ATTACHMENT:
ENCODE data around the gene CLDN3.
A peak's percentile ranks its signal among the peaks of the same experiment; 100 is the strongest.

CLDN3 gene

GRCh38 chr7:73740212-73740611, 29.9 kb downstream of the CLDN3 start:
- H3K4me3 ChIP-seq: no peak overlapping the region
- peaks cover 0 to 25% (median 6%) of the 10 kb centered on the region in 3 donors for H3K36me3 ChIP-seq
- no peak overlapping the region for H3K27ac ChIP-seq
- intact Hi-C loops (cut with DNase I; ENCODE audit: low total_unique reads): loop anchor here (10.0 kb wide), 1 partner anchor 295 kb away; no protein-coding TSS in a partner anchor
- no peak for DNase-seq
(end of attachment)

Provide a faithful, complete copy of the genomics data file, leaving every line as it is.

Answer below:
ENCODE data around the gene CLDN3.
A peak's percentile ranks its signal among the peaks of the same experiment; 100 is the strongest.

CLDN3 gene

GRCh38 chr7:73740212-73740611, 29.9 kb downstream of the CLDN3 start:
- H3K4me3 ChIP-seq: no peak overlapping the region
- peaks cover 0 to 25% (median 6%) of the 10 kb centered on the region in 3 donors for H3K36me3 ChIP-seq
- no peak overlapping the region for H3K27ac ChIP-seq
- intact Hi-C loops (cut with DNase I; ENCODE audit: low total_unique reads): loop anchor here (10.0 kb wide), 1 partner anchor 295 kb away; no protein-coding TSS in a partner anchor
- no peak for DNase-seq